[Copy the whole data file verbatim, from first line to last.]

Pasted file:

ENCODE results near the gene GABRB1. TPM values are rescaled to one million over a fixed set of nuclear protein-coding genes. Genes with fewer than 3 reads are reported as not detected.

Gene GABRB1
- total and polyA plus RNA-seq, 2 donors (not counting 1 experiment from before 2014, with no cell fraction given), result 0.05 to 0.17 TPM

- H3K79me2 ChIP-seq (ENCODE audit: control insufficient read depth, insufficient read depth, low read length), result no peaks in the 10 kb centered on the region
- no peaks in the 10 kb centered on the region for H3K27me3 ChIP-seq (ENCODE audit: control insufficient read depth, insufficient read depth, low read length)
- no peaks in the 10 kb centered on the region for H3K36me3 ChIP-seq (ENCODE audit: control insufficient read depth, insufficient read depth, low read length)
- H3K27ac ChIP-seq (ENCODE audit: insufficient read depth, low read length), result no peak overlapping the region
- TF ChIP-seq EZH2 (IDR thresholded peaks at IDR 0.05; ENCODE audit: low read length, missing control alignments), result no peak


ENCODE results near the gene GABRB1. TPM values are rescaled to one million over a fixed set of nuclear protein-coding genes. Genes with fewer than 3 reads are reported as not detected.

Gene GABRB1
- total and polyA plus RNA-seq, 2 donors (not counting 1 experiment from before 2014, with no cell fraction given), result 0.05 to 0.17 TPM

- H3K79me2 ChIP-seq (ENCODE audit: control insufficient read depth, insufficient read depth, low read length), result no peaks in the 10 kb centered on the region
- no peaks in the 10 kb centered on the region for H3K27me3 ChIP-seq (ENCODE audit: control insufficient read depth, insufficient read depth, low read length)
- no peaks in the 10 kb centered on the region for H3K36me3 ChIP-seq (ENCODE audit: control insufficient read depth, insufficient read depth, low read length)
- H3K27ac ChIP-seq (ENCODE audit: insufficient read depth, low read length), result no peak overlapping the region
- TF ChIP-seq EZH2 (IDR thresholded peaks at IDR 0.05; ENCODE audit: low read length, missing control alignments), result no peak